Thursday, March 4, 2010
"Not" The Perfect Parrot
By Amy Baggs
Follow Amy's adventures in A Day In The Pet Bird Store.
When people hear about parrots, they envision brightly colored feathers, the ability to speak, funny antics, long tails or maybe loud squawks. Just like us, some parrots are not always perfect.
Rowan the red-bellied parrot might be missing toenails, but not personality.
Parrots might look different to our eyes in many ways. Feathers can tell a lot about the bird. Some birds may not be stimulated enough or might be scared of the constantly barking little dog next door and they might over-preen or pick their feathers to the down. Very active and playful birds’ feathers could look scruffy because the birds are running around, jumping, banging into perches and breaking feathers. My first bird did not have a nice tail until it was almost 2 years old! The great benefit with feathers is that the parrot will molt them out and new ones will grow in.
Unfortunately, some parrots have disabilities that won’t change or improve. A few babies might be missing nails or toes. Sometimes when the parents are allowed to hatch eggs, either the mother or the father might bite off a nail. Some babies that are raised together might get a bit voracious after being hand-fed and take a nip out of their roommate’s digits. I am not really sure why this happens.
My red-bellied parrot, Rowan, is missing three nails on each foot. Before I brought him home, I thought I should treat him with kid gloves. Omar told me not to treat him any differently than a bird with all eight nails. Oh my gosh – he is so active! I bought him a big cage, but now I know I should have gone for the large multi-leveled mansion. He hangs upside down from one foot chewing and ripping wood off some toy or another. He has demolished four ladders, three comfy perches and numerous toys. One of his favorite toys is a rubber-ducky like pirate-parrot with bells. He chews off the beak, wings and toes. Our nursery mom, Kim, says he is getting payback for his parents taking his toes!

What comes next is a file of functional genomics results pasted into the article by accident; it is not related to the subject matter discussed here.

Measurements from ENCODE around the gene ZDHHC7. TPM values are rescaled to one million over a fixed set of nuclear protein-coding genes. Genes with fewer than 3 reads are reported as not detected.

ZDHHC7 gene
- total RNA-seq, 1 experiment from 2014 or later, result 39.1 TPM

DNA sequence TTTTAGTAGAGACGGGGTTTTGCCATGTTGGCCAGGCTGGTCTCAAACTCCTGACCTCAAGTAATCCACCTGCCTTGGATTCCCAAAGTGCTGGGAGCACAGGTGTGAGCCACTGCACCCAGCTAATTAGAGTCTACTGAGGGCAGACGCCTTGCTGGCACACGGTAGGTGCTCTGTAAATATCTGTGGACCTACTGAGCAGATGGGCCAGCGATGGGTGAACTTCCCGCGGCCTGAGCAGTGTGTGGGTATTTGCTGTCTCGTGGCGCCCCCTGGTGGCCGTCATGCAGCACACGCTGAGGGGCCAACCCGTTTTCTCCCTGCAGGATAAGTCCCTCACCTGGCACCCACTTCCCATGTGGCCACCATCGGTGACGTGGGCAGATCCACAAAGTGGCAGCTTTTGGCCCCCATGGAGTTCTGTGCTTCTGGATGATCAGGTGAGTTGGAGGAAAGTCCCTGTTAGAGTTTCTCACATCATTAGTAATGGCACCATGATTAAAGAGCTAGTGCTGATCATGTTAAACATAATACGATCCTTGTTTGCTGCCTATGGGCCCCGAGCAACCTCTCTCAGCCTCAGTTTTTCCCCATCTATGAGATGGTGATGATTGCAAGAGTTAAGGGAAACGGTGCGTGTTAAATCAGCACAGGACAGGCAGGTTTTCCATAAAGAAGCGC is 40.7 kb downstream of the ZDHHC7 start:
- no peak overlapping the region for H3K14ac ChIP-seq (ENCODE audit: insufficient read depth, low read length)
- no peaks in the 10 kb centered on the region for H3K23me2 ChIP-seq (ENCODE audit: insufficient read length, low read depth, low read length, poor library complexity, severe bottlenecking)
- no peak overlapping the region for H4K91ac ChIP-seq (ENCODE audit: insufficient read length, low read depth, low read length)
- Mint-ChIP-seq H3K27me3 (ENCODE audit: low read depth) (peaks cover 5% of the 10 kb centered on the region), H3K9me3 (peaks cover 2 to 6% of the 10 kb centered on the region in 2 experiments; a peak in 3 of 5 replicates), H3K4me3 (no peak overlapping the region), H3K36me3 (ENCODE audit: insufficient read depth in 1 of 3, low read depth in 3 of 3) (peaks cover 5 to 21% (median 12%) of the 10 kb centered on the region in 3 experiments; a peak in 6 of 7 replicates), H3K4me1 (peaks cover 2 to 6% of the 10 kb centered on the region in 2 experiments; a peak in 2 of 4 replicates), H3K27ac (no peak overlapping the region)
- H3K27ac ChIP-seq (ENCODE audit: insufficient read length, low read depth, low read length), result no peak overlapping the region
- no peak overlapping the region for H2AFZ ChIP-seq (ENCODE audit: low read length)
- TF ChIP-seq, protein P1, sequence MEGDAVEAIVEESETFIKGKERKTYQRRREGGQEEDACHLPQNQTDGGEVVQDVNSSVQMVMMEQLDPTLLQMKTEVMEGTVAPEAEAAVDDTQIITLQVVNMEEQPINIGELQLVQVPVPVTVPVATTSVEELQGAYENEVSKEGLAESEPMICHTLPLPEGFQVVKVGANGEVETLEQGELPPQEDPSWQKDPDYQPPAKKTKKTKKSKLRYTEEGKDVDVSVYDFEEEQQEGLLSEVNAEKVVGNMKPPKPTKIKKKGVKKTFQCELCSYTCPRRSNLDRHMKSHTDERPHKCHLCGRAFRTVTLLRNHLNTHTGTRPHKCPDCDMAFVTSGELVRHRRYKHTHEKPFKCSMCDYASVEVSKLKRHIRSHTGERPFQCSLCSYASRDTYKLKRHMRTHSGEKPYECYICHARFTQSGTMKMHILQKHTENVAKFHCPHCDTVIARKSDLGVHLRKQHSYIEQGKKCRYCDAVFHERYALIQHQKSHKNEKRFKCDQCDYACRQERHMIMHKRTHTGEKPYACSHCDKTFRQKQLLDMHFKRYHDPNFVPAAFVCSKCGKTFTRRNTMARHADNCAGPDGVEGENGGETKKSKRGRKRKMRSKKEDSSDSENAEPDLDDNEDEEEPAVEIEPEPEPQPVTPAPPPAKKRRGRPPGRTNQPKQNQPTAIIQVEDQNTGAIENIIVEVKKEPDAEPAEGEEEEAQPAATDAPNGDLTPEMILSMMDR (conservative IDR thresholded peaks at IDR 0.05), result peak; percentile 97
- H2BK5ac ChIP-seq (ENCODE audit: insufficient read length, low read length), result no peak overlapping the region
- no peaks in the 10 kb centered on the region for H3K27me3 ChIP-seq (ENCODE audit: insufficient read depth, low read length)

Oh, and he only has one tail feather right now because he is so active! New ones will grow in soon.
Another malady that may affect parrots is crooked beak or scissor beak. There is no sure cause but there are some theories. Feeding techniques, egg incubation, nutrition or heredity might have a hand in why the beak grows crookedly. Keeping the beak groomed will not correct this but will make it easier for the bird.
Even with scissor beak, Eunice the caique goes after what she wants.
Samantha, a co-worker at the store, recently took home Eunice, a baby black-headed caique parrot. She is Sam’s third caique. Eunice has scissor beak but that does not stop her at all. She eats all the time! Whenever she is in the store, her beak is deep in a bowl or covered with Mom’s Nutty Noodle soak mix which is one of her favorites. Eunice plays with Sam’s other caiques and preens like a normal parrot. Like most caiques, Eunice loves to rub her beak on anyone’s shirt, usually wiping off food on a clean piece of clothing.
The other day at work, while she hung out in her little area, Eunice noticed I had something in my mouth and decided that she should have it or at least see if she liked it. Eunice leapt to my shoulder, scurried right up to my mouth and started begging and trying to put her beak in my mouth. But I kept turning my head away from her and her mom rescued me – I mean her – and told her “No, no You-You!” This little girl is fearless; I have seen photos of her riding Sam’s black lab around the house!
Even though these birds are not perfect, they are priceless in our eyes and hearts. Their personalities are so cute and funny that this makes up for their disabilities. Next time you see a parrot with a crooked beak or missing toes, see them in the same way as the birds with all the toes and straight beaks.
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"Not" The Perfect Parrot